Psalm 122:2
Our feet shall stand within your gates, O Jerusalem.
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(2) Our feet shall stand.—Rather, Our feet have been, and are now, standing. “Here we stand at last at thy gates, O Jerusalem.” “We must imagine the pilgrims arresting their steps to gaze about them as they reach the gates.

122:1-5 The pleasure and profit from means of grace, should make us disregard trouble and fatigue in going to them; and we should quicken one another to what is good. We should desire our Christian friends, when they have any good work in hand, to call for us, and take us with them. With what readiness should we think of the heavenly Jerusalem! How cheerfully should we bear the cross and welcome death, in hopes of a crown of glory! Jerusalem is called the beautiful city. It was a type of the gospel church, which is compact together in holy love and Christian communion, so that it is all as one city. If all the disciples of Christ were of one mind, and kept the unity of the Spirit in the bond of peace, their enemies would be deprived of their chief advantages against them. But Satan's maxim always has been, to divide that he may conquer; and few Christians are sufficiently aware of his designs.Our feet shall stand within thy gates, O Jerusalem - We shall enter the sacred city. It appears now in full view before us - its walls, its palaces, its sacred places. We shall not stand and gaze upon it at a distance; we shall not merely be charmed with its beauty as we approach it; we shall accomplish the object of our desire, and enter within its walls and gates. So the believer approaches heaven - the New Jerusalem above. he will not merely admire its exterior, and look upon it at a distance; but he will enter in. He draws nearer and nearer to it, and as he approaches it when he is dying, its beauty becomes the more charming to his view, and the joy of his heart increases as he now feels the assurance that he will "stand within its gates:" that he will enter there, and dwell there forever. So said Dr. Payson, when approaching the end of life: "The celestial city is full in my view. Its glories beam upon me, its breezes fan me, its odors are wafted to me, its sounds strike upon my ears, and its spirit is breathed into my heart. Nothing separates me from it but the river of death, which now appears but as an insignificant rill, that may be crossed at a single step, whenever God shall give permission. The Sun of Righteousness has been gradually drawing nearer and nearer, appearing larger and brighter as he approached, and now he fills the whole hemisphere - pouring forth a flood of glory, in which I seem to float like an insect in the beams of the sun; exulting, yet almost trembling, while I gaze on this excessive brightness, and wondering with unutterable wonder why God should deign thus to shine upon a sinful worm." Works, i. 407. See also the exquisite description of the glories of heaven, familiar to all, as described by Bunyan, as the Christian pilgrims were about to cross the river of death. 2. gates—(Compare Ps 9:14; 87:2). Our feet shall stand; thither we shall come, and there we shall make our abode during the times of solemn worship.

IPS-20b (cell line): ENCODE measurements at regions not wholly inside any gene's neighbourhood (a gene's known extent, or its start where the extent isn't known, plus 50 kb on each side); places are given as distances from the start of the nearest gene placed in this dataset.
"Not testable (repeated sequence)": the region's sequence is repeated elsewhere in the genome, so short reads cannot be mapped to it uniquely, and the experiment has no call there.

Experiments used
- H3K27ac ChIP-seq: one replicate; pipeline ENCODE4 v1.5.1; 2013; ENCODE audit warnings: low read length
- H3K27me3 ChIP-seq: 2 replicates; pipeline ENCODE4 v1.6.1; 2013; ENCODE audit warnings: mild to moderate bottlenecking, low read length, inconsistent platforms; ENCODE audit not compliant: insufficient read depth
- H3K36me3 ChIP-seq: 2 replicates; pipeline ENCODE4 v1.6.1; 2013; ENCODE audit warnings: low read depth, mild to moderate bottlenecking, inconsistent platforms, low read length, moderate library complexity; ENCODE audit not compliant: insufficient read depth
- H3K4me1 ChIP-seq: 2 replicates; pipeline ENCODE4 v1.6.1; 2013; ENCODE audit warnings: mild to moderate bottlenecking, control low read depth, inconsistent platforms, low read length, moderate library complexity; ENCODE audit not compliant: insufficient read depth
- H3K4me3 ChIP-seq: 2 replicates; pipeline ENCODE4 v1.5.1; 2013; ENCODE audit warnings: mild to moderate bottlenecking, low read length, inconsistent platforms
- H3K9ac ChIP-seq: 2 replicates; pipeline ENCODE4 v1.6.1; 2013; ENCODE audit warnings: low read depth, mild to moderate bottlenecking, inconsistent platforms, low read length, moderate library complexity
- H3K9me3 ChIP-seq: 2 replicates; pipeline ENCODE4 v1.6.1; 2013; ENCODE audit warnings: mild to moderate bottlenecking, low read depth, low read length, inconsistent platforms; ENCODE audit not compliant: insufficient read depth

Within thy gates, O Jerusalem; in that city where the ark is now fixed. We shall wander no more from place to place, as the ark was removed. Our feet shall stand within thy gates, O Jerusalem. Which is to be understood not merely literally of the city of Jerusalem, and of continuance in the possession of it, it being lately taken out of the hands of the Jebusites; but spiritually of the church of God, which is often called by this name; the gates of which are the same as the gates of Zion, and the gates of wisdom, the word and ordinances; attendance on which is signified by "standing": and which also denotes continuance therein: and happy are those that are within these gates, and have a comfortable assurance of their abiding there; and still more happy will they be who will be admitted within the gates of the New Jerusalem, which are said to be twelve, and every, one of them of one pearl; and through which none shall enter into the city but pure and holy persons, Revelation 21:2. Our {b} feet shall stand within thy gates, O Jerusalem.